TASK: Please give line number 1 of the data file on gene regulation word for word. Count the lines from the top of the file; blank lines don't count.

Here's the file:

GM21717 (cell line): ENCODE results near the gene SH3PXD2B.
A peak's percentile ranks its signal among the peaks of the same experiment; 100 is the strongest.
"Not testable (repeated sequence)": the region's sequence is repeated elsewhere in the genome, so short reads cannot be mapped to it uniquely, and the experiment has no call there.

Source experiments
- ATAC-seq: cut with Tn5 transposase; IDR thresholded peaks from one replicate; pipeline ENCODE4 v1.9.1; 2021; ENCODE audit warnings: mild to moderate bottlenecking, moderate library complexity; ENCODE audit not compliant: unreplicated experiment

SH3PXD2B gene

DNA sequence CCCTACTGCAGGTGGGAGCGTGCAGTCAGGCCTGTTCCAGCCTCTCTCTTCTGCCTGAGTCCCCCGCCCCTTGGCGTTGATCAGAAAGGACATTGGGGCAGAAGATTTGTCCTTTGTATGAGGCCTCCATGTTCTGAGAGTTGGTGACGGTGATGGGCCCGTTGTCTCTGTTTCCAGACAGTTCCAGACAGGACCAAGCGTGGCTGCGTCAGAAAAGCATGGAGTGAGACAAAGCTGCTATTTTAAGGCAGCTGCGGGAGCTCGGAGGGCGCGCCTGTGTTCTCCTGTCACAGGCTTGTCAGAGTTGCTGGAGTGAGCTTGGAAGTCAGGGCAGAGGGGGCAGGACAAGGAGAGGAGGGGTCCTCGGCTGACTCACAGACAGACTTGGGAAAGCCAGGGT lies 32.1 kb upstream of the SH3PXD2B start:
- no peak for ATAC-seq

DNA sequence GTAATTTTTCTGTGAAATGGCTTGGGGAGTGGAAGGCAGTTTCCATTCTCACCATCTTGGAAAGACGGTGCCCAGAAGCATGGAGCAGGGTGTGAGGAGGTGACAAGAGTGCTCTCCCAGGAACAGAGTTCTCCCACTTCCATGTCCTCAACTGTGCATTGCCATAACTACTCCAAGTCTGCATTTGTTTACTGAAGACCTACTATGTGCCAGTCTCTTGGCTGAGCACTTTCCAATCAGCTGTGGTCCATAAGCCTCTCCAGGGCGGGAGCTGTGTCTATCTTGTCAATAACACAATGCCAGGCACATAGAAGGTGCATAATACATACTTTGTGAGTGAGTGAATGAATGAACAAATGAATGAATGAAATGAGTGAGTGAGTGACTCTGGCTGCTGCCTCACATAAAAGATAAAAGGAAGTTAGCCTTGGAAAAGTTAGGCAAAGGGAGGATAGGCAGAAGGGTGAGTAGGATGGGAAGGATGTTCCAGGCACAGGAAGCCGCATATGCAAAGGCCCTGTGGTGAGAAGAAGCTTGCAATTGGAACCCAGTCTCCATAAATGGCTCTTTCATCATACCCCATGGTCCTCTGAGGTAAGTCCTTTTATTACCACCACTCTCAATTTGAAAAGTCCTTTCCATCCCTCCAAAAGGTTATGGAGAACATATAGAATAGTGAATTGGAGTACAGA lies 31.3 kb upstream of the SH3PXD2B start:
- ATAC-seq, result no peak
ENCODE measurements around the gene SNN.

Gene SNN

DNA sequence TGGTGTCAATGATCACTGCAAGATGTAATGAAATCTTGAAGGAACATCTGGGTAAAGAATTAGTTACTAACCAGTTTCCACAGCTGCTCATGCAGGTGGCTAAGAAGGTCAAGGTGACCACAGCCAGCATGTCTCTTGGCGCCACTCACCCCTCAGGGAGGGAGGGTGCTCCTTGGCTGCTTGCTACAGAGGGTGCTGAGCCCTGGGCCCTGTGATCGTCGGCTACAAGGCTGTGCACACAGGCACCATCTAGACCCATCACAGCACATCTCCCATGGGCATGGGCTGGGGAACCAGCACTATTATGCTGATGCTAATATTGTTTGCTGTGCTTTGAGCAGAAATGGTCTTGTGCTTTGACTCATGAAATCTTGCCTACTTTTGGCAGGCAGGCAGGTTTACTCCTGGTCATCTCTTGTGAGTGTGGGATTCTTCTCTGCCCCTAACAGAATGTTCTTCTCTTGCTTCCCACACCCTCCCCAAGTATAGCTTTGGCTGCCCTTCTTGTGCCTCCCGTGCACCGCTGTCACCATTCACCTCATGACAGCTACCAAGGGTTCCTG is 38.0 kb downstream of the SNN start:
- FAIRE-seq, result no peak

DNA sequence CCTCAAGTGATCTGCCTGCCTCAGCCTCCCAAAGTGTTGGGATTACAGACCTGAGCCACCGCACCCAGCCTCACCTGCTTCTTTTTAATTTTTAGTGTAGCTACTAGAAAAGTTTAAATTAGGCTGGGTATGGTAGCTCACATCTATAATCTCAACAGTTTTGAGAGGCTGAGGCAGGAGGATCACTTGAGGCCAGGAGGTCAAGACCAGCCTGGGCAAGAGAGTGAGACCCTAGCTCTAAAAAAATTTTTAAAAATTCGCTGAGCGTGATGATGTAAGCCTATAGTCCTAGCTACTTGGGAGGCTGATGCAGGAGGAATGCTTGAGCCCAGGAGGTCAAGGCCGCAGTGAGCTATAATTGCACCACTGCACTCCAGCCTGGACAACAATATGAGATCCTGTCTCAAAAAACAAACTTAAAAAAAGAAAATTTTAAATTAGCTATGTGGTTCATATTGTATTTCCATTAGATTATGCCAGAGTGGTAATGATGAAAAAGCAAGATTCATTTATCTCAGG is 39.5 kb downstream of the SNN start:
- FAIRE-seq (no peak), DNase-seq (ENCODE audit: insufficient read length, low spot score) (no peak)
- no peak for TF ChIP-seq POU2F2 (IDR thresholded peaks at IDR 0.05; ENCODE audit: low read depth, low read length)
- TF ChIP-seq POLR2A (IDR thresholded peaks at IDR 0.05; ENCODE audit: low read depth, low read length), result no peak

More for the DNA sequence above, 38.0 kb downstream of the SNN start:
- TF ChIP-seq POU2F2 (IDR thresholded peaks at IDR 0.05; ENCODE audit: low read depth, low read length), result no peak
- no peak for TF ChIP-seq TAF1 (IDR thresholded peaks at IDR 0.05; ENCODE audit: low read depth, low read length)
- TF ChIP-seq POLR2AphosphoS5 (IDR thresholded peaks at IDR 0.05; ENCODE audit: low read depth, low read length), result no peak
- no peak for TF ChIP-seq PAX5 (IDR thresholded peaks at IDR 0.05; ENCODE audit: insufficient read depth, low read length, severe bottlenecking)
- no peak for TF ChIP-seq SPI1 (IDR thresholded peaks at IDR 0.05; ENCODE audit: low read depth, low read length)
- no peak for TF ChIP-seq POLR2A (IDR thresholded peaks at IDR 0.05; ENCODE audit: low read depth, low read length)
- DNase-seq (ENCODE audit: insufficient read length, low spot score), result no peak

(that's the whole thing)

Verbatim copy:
GM21717 (cell line): ENCODE results near the gene SH3PXD2B.